Advocates told The Sun that many visitors to the San Juans don’t have enough experience to safely use fire in the burn-prone mountain range.
“I would 100% agree that people maybe don’t know and don’t understand their impact,” Adriana Stimax, education director for the San Juan Mountains Association advocacy group, said of the study. She said the summers are often so dry that, “if you flick your cigarette butt, you might start a fire.”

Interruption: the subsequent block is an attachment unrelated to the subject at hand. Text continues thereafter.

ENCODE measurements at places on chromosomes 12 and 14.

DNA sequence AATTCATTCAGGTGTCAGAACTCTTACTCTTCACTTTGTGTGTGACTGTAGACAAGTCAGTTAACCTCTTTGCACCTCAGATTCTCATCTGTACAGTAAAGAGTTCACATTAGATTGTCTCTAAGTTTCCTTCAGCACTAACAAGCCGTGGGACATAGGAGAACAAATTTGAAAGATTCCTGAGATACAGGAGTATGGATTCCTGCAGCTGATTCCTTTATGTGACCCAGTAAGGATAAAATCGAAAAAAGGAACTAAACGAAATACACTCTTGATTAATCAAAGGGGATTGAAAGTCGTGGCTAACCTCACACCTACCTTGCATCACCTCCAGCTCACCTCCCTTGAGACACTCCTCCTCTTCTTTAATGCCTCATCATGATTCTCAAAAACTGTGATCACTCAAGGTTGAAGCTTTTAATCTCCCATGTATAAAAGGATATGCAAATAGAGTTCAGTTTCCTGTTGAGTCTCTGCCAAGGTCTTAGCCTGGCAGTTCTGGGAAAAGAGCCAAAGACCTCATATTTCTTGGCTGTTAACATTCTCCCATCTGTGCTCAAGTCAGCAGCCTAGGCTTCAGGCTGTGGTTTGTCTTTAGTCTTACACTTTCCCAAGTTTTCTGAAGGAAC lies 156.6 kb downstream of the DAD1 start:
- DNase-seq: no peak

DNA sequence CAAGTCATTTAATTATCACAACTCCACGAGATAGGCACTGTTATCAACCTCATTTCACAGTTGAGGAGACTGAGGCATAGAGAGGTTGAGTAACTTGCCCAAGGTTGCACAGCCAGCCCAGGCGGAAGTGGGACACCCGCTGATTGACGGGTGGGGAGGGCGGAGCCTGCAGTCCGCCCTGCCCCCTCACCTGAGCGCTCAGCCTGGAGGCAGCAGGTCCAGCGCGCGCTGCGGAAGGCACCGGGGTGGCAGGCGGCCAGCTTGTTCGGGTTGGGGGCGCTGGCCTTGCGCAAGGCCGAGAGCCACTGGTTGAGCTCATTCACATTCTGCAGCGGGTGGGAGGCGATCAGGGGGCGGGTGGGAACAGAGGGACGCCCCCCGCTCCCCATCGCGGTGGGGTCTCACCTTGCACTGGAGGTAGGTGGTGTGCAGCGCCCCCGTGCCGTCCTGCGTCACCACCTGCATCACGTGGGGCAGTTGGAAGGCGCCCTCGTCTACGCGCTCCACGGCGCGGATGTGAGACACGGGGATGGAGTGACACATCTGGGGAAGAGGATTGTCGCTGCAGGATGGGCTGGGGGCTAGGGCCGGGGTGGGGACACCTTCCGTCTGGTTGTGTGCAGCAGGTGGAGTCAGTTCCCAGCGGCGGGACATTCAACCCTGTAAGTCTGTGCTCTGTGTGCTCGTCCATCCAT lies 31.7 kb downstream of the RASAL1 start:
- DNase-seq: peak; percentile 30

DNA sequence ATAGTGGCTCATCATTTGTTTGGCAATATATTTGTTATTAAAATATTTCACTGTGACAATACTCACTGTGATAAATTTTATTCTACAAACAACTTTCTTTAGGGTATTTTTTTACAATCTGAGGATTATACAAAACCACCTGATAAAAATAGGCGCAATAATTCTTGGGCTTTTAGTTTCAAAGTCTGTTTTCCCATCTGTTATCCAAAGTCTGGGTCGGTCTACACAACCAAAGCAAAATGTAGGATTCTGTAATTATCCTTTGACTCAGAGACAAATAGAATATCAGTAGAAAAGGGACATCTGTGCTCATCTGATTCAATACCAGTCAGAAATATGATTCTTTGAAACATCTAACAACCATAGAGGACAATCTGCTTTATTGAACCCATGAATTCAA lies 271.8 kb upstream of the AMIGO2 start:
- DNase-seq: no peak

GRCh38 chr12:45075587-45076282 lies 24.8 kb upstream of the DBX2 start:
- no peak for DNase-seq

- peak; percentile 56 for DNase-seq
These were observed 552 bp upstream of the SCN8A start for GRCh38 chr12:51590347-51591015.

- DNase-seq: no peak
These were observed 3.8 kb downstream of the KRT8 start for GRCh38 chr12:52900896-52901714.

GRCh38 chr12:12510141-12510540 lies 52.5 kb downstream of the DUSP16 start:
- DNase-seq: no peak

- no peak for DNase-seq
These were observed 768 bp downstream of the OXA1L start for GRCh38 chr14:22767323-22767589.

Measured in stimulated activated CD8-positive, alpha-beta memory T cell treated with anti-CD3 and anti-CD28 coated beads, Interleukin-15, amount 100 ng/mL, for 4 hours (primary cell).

Much of Stimax’s job involves teaching visitors fire etiquette. The work is necessary: Humans start the vast majority of wildfires in the U.S. as a whole. A lit cigarette butt, an idling car and a downed power line can all ignite dry vegetation.
But in the San Juan National Forest, the vast majority of wildfires are sparked by lightning. Historically, most wildfires started by people in southwest Colorado also don’t grow very large, said Cary Newman, fire management planning specialist with the U.S. Forest Service. That’s in part because Forest Service personnel spend much of the summer smothering small blazes in the San Juans. The agency’s internal data, which the Alabama-based researchers drew from, also pegs about a quarter of its wildfires to human activity.